In the span of 52 years, William Shakespeare wrote 37 plays and 154 sonnets. While in the 16th and 17th centuries, the language introduced to England culture was new and exciting, the language makes up 10% of todays vocabulary. Examples include elbow, bedroom, label, drawn, and lonely. Shakespeare created about 1700 words used in today’s English language.

Shakespeare also raised awareness about prejudice and tolerance. Othello was written before the slave trade and was perceived in a completely different light then today. “Even now, now, very now, an old black ram/ Is tupping your white ewe. / Arise, arise! Awake the snorting citizens with the bell/ Or else the devil will make a grandsire of you. / Arise, I say!” This stanza brings attention to race discrimination, where black citizens are compared to animal-like with hyper-sexuality. Shakespeare starts a controversy with ideas of discrimination and inequality.

Shakespeare had influence on today’s psychology. Sigmund Freud’s psychoanalytic theory tries to explain rationalization for oppressed occurrences. Freud developed the idea of the id, ego, and superego. Rather, the unconscious, unconscious, and morality. His most controversial theory is the Oedipus complex, referring to Greek mythology’s Oedipus, who unconsciously killed his father and then tried to marry his mother. This relates to Shakespeare’s work Hamlet; whose uncle kills his father and then marries his mother. The ghost of Hamlet’s father comes back and demands Hamlet to take vengeance for his death, and Hamlet decides to do so upon proof that his uncle his guilty. This relates to Freud’s work as his Freud analyzed the struggle between the ego and the superego. “And so, he goes to Heaven, / And so am I (revenged.) That would be scanned:/ A villain kills my father, and for that, /I, his sole son, do this same villain send/ To Heaven. / Why, this is (hire) and (salary), not revenge.” Hamlet realizes that killing his uncle would be like killing himself, as he to repress a desire to sleep with his own mother.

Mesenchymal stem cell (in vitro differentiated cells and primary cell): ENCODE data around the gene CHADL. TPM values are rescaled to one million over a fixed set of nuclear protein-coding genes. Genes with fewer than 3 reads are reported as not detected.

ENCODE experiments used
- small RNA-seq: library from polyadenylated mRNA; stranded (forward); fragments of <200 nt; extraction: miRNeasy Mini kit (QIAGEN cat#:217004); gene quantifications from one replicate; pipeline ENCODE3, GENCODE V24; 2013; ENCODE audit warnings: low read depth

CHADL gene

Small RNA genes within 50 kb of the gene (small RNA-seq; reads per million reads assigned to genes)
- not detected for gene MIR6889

One of the biggest reasons that Shakespeare is so widely taught in schools is because of his high intellectual ability to understand human emotion. The depth to which he expresses human emotion and unparalleled relationships between people is something that connects with everyone in all scholastic levels. Shakespeare’s work has recently been added to autistic therapy to help children on the autistic spectrum.

Shakespeare had a brilliant and scary mind, and an intellectual level far beyond his era. He was wise and fully recognized for what he could do with words. Shakespeare will perhaps forever be one the greatest influences in history on literary and theatrical work.